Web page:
I was sorting through boxes of Walter Iooss’s work in the Museum’s vault and updating their measurements in the collection management system before many of them were to go on display in an exhibition, when I saw him standing there, singing. I recognized him immediately, having travelled the world to see him in concert several times—the one, the only, Mick Jagger. My first thought was, “what is Iooss doing at a Stones concert in 1969? Isn’t his specialty in sports photography?” Perhaps capturing Jagger’s infamous dancing skills was much like photographing an athlete mid-play. I wonder what Iooss was thinking about as he took this picture. Did he know the Stones would go on for the next half century changing the scene of rock and roll? Or did he think he was just getting a photo of a star who was on his way out of fame?
Having studied the 1960s in my undergraduate and first masters degrees, my counterculture wheels started turning in my head. On the back of the photograph, Iooss had written that the photo was taken in 1969, which was such a pivotal year for the 1960s, both in music and in politics. Based on the Rolling Stone’s US tour dates that year, Iooss would’ve taken this photograph between Woodstock and Altamont, two very important and very different music festivals. Woodstock has gone down in history as the culmination of the 1960s “hippie” movement as the largest musical festival at the time (August 1969) that espoused peace and love. The Rolling Stones missed performing at Woodstock and desperately wanted to recreate such a peaceful and loving event for the documentary they were filming of their tour that year. Jagger thought Altamont was the ticket, the next Woodstock, where he could be the star of the show.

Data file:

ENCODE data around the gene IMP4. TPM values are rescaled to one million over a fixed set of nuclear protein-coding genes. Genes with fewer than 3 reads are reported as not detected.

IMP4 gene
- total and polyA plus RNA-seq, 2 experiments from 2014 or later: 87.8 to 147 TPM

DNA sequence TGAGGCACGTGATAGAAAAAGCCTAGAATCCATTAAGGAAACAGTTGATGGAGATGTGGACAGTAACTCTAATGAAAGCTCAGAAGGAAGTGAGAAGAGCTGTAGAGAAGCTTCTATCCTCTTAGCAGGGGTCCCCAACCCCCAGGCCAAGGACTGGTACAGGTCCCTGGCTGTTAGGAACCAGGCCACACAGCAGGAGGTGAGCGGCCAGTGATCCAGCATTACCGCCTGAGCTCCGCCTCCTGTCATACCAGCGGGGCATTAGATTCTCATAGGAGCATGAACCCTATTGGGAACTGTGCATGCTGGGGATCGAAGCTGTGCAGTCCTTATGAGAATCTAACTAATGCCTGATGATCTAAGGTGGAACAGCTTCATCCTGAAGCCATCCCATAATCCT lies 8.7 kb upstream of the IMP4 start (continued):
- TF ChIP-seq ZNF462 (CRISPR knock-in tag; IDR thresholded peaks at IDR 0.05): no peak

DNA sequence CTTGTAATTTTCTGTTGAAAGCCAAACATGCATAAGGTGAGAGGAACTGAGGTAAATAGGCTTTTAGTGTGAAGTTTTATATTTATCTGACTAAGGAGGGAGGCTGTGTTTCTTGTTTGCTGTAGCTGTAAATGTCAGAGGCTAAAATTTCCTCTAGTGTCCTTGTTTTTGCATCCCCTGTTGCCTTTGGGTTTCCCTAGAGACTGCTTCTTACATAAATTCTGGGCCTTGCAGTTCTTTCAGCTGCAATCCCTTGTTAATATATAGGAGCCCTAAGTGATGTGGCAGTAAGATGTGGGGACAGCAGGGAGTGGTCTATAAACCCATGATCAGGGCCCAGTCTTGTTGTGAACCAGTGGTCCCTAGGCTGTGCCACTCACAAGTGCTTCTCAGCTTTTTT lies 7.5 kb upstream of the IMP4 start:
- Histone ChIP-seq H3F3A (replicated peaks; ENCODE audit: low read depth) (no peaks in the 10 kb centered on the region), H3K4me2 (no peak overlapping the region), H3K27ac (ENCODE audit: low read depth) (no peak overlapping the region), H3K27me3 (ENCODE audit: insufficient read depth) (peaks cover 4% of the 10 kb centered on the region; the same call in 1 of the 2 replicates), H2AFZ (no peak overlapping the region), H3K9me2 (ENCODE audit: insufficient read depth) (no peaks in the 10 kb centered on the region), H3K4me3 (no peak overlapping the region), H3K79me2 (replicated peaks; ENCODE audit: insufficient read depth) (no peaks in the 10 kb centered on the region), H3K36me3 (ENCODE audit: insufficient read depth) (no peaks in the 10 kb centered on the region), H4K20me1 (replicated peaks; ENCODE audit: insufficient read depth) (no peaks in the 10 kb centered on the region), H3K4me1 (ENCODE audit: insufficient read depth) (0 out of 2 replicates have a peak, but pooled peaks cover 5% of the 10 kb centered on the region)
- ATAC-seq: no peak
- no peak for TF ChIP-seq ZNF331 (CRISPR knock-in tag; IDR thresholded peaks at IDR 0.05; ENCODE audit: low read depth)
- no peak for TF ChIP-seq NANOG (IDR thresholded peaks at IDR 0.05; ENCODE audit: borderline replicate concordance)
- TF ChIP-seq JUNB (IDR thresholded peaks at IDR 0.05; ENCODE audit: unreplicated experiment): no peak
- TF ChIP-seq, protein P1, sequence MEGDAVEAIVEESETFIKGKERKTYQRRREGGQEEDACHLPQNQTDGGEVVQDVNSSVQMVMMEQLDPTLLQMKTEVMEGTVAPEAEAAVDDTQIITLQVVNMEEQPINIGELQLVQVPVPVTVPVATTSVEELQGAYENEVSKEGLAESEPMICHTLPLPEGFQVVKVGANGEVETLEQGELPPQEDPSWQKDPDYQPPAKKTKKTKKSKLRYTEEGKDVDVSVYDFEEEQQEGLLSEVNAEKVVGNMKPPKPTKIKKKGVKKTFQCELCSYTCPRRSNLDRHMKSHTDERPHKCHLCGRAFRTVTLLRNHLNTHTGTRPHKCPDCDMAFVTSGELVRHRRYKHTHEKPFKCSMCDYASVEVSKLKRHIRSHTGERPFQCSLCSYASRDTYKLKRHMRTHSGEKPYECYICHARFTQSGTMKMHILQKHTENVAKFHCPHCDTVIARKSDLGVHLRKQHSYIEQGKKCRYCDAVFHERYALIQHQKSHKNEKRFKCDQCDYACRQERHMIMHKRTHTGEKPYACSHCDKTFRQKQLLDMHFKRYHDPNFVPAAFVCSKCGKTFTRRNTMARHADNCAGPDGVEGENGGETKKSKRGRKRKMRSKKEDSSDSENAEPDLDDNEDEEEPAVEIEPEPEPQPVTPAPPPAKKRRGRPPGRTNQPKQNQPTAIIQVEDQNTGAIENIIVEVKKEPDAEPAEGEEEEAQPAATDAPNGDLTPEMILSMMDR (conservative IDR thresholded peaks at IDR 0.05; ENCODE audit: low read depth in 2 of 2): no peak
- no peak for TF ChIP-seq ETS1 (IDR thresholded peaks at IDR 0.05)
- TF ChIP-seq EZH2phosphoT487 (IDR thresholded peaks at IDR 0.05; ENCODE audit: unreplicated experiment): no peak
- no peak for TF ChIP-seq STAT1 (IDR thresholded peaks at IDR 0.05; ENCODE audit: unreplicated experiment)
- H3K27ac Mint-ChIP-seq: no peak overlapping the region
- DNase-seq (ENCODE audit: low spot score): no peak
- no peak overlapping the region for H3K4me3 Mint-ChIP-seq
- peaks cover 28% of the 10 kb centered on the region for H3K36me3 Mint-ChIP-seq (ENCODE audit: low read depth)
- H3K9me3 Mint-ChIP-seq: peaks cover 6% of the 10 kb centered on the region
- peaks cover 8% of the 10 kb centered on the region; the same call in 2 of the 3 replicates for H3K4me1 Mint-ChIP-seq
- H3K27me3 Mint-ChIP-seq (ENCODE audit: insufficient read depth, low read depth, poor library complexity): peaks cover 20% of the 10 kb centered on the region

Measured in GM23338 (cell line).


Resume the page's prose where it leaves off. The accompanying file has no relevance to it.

However, Altamont turned out to be the opposite of Woodstock. Taking place only four months later in December, Altamont was a violent one-day festival that saw fighting, looting, stealing, and even several deaths. Filming their shows as they had all tour, the Stones captured this violence in their documentary, where you can see a man being killed as Jagger was singing on the stage. Altamont is now known as the death of the 1960s, the end of the era of lighthearted fun and idealistic hope. Many stars like the Stones were shocked and heartbroken by the event, forever changing the outlook of those who’d been hippies in the months before.
Did Iooss foresee the downfall of the counterculture movement before its stars like Jagger did? Did he capture this photograph in attempts to retain the innocent idealism of the 1960s before it came to a violent end? What can be learned about the 1960s music scene from this photograph as we look back at 1969 and see that it was taken between two iconic moments? All these questions were floating through my head as I measured Jagger’s photograph and turned it over to move onto the next Iooss work in the box, subconsciously humming “Under My Thumb,” which will no doubt be stuck in my head for the rest of the day.
—Lisette Gallaher, summer 2021 collections management intern